Sept. 19 (Bloomberg) -- Intel Corp. Executive Vice President Sean Maloney, once seen as a candidate to lead the company, will retire in January.
Maloney, 56, who suffered a stroke in 2010, will leave after 30 years at the world’s largest chipmaker, the Santa Clara, California-based company said in a statement today. Intel does not plan to replace him in his current position of chairman of Intel China.
Credited by Chief Executive Officer Paul Otellini with being among the first to identify the importance of Asia to the technology market, the London-born Maloney led the company’s growth efforts in the region.
“Sean is a well-known visionary for Intel and the computing industry,” said Otellini, in the statement. “He leaves a major mark on Intel and the industry.”
Maloney was one of two executive vice presidents running Intel’s main chip business, reporting directly to Otellini, until his stroke. He went on medical leave for several months from March 2010 after losing his ability to speak. He has since has regained much of his speech.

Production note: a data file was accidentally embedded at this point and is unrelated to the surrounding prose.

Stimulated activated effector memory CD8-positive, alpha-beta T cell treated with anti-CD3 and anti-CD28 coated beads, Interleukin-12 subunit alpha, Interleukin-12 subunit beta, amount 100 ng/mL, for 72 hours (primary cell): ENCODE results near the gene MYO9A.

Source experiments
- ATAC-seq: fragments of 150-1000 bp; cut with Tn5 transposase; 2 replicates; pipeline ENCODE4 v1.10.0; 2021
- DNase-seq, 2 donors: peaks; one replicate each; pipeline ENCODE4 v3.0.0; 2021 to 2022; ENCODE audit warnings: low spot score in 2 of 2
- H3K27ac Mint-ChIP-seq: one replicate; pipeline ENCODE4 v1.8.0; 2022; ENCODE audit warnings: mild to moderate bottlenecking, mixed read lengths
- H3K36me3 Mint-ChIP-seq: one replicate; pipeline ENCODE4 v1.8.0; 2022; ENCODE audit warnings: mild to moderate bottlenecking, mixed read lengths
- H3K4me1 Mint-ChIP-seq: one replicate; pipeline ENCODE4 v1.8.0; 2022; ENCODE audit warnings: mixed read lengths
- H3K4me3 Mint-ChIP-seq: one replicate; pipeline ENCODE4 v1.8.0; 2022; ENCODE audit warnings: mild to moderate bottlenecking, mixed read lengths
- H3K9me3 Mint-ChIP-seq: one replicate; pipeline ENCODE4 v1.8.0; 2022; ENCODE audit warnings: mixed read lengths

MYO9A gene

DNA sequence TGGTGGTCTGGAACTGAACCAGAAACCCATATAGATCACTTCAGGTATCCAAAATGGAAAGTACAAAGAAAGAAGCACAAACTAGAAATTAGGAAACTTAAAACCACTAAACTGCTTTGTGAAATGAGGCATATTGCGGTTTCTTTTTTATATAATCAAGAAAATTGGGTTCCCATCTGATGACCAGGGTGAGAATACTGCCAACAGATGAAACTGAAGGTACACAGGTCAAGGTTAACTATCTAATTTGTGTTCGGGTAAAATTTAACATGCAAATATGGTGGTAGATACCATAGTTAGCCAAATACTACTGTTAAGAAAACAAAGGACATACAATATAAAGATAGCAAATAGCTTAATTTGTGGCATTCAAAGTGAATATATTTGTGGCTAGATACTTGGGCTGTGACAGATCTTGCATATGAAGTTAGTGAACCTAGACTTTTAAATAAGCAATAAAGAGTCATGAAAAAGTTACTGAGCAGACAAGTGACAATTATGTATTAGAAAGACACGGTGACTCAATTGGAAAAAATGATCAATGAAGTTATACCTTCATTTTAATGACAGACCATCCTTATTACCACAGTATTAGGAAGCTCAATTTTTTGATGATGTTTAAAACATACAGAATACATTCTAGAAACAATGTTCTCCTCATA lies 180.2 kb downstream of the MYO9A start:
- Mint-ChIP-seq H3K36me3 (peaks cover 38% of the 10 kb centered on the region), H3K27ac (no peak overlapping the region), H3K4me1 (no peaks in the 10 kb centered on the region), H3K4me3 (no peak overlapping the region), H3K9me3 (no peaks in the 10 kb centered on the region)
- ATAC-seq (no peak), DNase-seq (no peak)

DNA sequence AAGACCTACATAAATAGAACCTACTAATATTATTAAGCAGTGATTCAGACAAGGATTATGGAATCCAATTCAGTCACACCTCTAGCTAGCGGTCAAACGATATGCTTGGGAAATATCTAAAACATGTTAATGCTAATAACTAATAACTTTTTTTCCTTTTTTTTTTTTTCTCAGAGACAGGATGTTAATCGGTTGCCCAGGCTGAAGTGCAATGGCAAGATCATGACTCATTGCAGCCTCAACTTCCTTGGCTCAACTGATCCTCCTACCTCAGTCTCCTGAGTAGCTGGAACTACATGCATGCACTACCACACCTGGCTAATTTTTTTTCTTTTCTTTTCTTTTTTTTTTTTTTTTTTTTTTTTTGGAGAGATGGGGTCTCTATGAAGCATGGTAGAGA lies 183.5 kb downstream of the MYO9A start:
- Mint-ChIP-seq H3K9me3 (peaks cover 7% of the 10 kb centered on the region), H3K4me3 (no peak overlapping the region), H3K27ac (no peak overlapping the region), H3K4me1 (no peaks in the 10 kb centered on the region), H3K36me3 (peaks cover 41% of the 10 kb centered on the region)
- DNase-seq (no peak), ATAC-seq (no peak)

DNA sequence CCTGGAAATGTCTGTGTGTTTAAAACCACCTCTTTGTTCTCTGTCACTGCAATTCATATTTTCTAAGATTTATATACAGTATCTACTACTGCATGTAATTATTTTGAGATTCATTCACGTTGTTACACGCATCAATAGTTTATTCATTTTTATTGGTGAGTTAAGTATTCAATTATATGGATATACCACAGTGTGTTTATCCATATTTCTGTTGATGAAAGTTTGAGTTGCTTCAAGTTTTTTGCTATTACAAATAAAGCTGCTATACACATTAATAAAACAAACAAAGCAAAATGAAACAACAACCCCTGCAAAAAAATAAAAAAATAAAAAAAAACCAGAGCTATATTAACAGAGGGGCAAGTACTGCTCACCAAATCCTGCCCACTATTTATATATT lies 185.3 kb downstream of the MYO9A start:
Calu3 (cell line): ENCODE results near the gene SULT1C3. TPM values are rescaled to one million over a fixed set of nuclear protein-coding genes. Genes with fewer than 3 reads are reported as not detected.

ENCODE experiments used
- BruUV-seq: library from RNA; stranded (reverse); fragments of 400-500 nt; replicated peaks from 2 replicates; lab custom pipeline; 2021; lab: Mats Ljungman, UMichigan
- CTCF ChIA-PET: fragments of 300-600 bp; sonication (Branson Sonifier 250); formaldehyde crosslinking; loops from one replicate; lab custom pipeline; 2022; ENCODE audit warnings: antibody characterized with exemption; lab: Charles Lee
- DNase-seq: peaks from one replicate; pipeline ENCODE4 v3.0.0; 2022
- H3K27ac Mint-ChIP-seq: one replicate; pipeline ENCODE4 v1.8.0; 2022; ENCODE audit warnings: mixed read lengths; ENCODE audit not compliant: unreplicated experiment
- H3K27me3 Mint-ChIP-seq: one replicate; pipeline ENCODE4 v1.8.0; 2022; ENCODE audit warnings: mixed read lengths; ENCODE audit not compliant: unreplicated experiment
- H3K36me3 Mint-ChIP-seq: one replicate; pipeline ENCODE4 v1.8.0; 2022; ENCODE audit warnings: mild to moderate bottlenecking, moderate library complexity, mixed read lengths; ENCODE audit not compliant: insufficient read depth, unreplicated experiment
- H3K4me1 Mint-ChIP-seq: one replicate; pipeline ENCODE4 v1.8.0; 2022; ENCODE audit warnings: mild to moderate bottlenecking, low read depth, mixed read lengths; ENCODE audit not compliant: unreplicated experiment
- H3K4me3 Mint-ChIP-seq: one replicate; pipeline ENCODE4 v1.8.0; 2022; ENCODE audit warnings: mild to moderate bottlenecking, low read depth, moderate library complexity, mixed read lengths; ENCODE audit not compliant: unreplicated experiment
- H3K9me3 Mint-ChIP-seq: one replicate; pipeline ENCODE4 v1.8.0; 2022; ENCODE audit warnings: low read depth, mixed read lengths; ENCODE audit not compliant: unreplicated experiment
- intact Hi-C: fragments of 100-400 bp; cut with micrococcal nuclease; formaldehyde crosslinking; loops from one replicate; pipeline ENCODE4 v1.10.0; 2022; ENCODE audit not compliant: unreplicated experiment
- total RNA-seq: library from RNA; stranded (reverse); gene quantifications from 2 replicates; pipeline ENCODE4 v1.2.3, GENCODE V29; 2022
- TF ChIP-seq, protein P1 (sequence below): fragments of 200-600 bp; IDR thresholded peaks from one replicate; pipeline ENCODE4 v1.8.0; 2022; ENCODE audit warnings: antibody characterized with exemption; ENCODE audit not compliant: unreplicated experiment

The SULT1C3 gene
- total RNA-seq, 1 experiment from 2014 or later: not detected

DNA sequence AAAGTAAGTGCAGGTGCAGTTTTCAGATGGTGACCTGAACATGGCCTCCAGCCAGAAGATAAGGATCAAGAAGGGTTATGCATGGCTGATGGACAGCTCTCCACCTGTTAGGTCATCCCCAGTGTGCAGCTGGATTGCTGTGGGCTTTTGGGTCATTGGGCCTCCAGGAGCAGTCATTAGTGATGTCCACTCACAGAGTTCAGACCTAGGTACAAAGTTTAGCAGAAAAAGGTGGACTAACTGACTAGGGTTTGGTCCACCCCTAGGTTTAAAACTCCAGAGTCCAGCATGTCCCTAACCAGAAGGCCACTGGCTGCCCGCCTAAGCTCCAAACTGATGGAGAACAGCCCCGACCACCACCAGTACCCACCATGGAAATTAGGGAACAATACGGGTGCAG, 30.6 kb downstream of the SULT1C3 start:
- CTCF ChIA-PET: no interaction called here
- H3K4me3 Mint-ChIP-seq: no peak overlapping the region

In previous positions at Intel, Maloney ran sales in Asia and the company as a whole. He started at Intel in Europe and went on to become a technical assistant to Andy Grove, then Intel’s CEO, as part of the program the company uses to identify and train future leaders.
“I worked on three continents and saw the world as a representative of Intel,” Maloney said in the statement. “I look forward to my retirement and spending more time with my family.”
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